University of Florida
Objective: Anecdotal reports suggest cannabis may be an effective analgesic. Cannabis contains a multitude of compounds (i.e., terpenes) that have not been well studied and may hold therapeutic promise as pain therapeutics. We examined the ability of a subset of terpenes found in cannabis: γ-terpinene, α-terpineol, β-caryophyllene to reverse mechanical allodynia (i.e., light touch sensitivity) in mice experiencing paclitaxel chemotherapy-induced peripheral neuropathy (CIPN) and in the chronic constriction injury of the sciatic nerve (CCI) neuropathic pain model. To examine cannabinoid receptor involvement within both neuropathic pain models we also tested each terpene in mice lacking either functional cannabinoid type 1 receptors (CB1R (-/-)) or cannabinoid type 2 receptors (CB2R (-/-)).
Methods: Male and female wildtype, CB1R (-/-), CB2R (-/-) mice on a C57BL/6J background were used in all experiments. CIPN was induced with one cycle of paclitaxel, consisting of a total of four intraperitoneal injections of paclitaxel (8 mg/kg per injection), and injections are given every other day. Separate cohorts underwent CCI surgery utilizing chromic gut suture to ligate the sciatic nerve. Mechanical allodynia was assessed via von Frey filaments. After the presence of mechanical allodynia was confirmed, mice were injected intraperitoneally (i.p.) with vehicle, α-terpineol (5.6-178 mg/kg) β-caryophyllene (56-320 mg/kg) or γ-terpinene (56-320 mg/kg) and tested.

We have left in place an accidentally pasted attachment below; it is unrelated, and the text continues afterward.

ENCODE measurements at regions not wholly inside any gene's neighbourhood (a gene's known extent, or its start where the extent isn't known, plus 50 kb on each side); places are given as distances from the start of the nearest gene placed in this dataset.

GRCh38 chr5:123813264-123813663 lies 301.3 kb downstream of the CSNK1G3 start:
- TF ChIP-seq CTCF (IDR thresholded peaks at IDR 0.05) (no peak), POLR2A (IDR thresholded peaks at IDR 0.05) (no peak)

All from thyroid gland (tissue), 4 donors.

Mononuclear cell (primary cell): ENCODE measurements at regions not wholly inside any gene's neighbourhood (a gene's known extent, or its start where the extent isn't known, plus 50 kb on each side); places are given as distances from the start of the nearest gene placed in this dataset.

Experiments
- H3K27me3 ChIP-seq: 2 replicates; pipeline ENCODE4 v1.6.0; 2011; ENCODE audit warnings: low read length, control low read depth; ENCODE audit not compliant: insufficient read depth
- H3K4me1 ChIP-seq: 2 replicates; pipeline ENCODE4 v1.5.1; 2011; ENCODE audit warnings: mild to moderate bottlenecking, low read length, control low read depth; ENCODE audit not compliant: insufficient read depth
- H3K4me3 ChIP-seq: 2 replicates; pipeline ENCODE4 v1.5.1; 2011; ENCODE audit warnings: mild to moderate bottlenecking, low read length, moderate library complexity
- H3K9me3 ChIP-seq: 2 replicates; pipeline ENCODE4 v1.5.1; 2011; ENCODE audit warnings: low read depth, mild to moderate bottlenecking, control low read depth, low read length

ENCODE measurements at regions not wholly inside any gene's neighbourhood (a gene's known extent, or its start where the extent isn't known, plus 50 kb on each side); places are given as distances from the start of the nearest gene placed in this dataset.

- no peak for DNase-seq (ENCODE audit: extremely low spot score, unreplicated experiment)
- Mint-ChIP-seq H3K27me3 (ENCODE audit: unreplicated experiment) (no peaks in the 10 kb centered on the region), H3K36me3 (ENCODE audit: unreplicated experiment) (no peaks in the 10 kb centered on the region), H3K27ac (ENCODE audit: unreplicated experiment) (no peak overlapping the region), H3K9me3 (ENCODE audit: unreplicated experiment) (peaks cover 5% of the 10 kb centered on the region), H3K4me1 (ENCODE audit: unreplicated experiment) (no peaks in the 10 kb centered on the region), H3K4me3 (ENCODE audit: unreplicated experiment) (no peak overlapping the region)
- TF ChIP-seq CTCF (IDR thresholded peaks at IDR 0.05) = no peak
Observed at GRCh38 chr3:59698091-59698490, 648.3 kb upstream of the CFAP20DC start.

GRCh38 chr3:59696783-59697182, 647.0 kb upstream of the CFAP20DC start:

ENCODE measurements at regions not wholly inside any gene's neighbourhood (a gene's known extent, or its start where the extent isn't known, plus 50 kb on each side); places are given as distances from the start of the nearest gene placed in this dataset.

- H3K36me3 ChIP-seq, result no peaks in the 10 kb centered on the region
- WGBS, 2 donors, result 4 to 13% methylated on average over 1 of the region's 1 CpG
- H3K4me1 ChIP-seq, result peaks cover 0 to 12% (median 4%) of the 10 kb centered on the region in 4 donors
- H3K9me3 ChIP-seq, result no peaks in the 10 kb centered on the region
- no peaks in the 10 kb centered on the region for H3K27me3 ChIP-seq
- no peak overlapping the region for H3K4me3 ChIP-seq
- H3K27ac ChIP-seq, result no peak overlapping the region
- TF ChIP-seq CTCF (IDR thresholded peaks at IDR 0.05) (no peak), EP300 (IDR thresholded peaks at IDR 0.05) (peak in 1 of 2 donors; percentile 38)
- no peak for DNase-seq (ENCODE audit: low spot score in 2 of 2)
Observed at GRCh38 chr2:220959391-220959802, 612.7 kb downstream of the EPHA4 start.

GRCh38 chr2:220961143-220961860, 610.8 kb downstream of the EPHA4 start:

Results: Each terpene dose-relatedly reversed mechanical allodynia in both models. Higher doses of each terpene were required to achieve maximal reversal in the CIPN model. The rank order potency of the terpenes was α-terpineol > β-caryophyllene > γ-terpinene. Compared to wildtype mice, both CB1R (-/-), CB2R (-/-) mice treated with α-terpineol displayed a significant rightward shift in potency to reverse mechanical allodynia in both models. β-caryophyllene-induced reversal of mechanical allodynia underwent a significant rightward shift in potency in CB2R (-/-) mice in both models. Both CB1R (-/-) and CB2R (-/-) mice treated with γ-terpinene displayed a significant rightward shift in potency to reverse CIPN mechanical allodynia. This contrasts with the CCI model as only CB1R (-/-) mice displayed a rightward shift.
Conclusions: These findings suggest these terpenes may have differential cannabinoid receptor activity. Cannabis-based terpenes may yield novel analgesics.
Co-authors: Yuma Ortiz1, Lane McMahon1
1University of Florida